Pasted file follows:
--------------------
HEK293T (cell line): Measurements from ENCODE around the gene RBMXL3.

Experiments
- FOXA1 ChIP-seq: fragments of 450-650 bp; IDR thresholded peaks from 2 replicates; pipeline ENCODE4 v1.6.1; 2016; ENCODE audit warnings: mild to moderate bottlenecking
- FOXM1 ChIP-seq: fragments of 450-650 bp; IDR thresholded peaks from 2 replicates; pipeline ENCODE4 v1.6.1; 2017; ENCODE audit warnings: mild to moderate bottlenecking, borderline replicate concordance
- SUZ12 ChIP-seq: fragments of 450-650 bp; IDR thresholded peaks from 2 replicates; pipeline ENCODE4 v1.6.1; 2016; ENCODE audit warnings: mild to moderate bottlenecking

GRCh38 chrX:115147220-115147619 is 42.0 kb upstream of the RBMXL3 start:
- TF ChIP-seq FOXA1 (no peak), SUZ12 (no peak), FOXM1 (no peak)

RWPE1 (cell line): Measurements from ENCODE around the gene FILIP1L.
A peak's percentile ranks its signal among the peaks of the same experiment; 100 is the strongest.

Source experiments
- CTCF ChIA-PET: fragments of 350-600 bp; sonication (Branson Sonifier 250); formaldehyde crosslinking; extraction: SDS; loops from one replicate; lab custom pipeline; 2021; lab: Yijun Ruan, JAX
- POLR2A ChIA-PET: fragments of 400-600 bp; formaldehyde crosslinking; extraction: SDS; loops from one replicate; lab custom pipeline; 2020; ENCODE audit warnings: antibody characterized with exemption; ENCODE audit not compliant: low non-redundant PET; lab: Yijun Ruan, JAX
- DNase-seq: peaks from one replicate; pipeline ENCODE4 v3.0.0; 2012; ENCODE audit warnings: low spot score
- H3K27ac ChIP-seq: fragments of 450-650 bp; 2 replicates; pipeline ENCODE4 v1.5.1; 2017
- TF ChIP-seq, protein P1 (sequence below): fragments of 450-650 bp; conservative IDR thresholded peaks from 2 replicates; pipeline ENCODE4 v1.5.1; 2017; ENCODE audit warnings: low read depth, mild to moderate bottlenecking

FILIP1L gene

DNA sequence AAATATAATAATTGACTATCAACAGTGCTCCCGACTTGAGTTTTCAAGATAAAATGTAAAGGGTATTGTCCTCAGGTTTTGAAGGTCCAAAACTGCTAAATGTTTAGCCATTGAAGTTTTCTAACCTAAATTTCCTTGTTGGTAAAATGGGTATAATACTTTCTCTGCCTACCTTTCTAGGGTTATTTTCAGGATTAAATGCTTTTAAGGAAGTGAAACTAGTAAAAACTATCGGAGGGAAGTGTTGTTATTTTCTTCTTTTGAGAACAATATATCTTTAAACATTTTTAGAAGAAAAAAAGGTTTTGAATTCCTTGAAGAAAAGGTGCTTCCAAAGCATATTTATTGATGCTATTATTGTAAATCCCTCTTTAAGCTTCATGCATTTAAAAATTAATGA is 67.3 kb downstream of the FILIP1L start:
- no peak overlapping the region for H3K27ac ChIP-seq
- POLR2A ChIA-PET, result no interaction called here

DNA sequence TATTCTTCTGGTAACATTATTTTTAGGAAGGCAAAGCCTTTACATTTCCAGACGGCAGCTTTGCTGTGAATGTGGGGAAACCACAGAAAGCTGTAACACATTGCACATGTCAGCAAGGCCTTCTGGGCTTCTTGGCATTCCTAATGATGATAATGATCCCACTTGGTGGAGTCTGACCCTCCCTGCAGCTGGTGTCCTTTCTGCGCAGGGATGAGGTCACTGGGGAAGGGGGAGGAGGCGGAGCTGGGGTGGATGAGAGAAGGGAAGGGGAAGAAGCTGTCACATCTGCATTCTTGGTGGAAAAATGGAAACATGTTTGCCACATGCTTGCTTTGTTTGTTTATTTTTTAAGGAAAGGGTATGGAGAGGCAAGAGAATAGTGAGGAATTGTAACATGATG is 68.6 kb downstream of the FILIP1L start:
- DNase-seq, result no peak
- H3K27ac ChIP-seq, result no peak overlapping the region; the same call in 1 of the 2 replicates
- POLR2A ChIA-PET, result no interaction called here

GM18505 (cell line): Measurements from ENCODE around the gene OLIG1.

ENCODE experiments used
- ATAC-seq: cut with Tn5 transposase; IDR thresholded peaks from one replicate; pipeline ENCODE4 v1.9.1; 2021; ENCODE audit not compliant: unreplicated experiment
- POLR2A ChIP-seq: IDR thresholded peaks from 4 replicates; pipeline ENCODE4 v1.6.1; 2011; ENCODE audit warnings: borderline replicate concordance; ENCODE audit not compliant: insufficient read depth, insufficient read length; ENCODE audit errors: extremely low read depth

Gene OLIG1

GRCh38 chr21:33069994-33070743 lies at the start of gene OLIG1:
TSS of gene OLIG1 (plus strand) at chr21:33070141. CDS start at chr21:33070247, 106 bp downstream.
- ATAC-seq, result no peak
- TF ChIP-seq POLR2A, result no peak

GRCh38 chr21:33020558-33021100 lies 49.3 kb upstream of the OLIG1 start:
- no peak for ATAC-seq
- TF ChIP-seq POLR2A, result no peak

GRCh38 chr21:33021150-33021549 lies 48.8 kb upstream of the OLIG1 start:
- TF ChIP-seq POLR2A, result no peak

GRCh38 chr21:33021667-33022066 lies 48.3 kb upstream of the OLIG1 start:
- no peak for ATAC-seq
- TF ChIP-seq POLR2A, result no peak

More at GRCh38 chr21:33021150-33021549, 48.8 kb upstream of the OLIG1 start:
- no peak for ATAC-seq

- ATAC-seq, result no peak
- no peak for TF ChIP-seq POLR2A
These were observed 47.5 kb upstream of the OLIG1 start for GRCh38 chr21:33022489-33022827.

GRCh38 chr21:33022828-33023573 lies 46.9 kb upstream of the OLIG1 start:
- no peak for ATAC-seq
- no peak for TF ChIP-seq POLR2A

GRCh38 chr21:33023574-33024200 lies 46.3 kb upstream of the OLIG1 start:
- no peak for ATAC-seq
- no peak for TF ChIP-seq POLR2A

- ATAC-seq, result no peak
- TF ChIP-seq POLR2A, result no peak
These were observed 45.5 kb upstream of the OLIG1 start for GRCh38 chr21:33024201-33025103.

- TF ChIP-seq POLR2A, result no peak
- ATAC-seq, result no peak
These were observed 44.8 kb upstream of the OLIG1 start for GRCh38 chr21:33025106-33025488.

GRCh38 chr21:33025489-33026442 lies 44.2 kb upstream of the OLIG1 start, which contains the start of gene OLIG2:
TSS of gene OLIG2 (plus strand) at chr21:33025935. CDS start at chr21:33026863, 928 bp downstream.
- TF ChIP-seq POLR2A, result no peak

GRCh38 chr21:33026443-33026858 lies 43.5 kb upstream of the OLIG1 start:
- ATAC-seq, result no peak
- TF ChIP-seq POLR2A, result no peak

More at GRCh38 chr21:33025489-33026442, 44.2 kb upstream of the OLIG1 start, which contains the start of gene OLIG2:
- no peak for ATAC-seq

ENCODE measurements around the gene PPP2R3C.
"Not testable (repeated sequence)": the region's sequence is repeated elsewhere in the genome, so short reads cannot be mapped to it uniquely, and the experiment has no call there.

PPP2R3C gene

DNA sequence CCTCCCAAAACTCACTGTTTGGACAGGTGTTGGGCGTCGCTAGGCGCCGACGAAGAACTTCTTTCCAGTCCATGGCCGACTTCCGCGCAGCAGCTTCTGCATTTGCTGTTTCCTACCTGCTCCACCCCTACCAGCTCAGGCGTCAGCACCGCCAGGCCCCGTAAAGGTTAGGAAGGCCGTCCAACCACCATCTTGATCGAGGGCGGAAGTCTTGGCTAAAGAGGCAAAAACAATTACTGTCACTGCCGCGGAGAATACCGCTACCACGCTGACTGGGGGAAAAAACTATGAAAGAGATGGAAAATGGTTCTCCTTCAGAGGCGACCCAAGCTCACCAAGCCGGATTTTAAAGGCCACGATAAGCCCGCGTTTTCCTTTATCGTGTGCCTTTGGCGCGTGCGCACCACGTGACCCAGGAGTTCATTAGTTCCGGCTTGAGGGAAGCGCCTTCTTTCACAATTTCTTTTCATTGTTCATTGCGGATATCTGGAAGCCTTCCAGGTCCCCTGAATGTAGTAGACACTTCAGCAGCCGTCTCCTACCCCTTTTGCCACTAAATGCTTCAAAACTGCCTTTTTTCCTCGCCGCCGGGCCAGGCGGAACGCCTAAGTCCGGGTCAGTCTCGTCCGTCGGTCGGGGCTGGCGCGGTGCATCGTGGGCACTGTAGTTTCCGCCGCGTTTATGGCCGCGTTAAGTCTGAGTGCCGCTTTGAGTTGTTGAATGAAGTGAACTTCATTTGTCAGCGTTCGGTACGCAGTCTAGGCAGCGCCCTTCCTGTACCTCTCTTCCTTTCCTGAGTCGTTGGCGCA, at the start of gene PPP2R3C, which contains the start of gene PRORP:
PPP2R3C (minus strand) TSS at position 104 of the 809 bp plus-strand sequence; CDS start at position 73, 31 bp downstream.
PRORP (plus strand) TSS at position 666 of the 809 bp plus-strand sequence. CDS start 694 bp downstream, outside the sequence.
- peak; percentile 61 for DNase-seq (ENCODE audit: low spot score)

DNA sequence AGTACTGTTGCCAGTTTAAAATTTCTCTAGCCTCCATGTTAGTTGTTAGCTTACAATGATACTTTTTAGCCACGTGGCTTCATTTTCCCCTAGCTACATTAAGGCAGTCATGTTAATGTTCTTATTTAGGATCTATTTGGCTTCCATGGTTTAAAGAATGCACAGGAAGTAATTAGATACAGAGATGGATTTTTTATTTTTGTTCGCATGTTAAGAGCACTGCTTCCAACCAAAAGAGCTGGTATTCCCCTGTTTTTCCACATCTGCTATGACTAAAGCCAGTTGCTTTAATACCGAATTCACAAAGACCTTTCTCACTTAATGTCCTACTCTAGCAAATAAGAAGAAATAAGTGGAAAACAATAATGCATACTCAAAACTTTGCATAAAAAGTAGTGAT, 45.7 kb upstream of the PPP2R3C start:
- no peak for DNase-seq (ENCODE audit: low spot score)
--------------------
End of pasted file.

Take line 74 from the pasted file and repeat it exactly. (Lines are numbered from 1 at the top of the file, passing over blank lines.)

- no peak for DNase-seq (ENCODE audit: low spot score)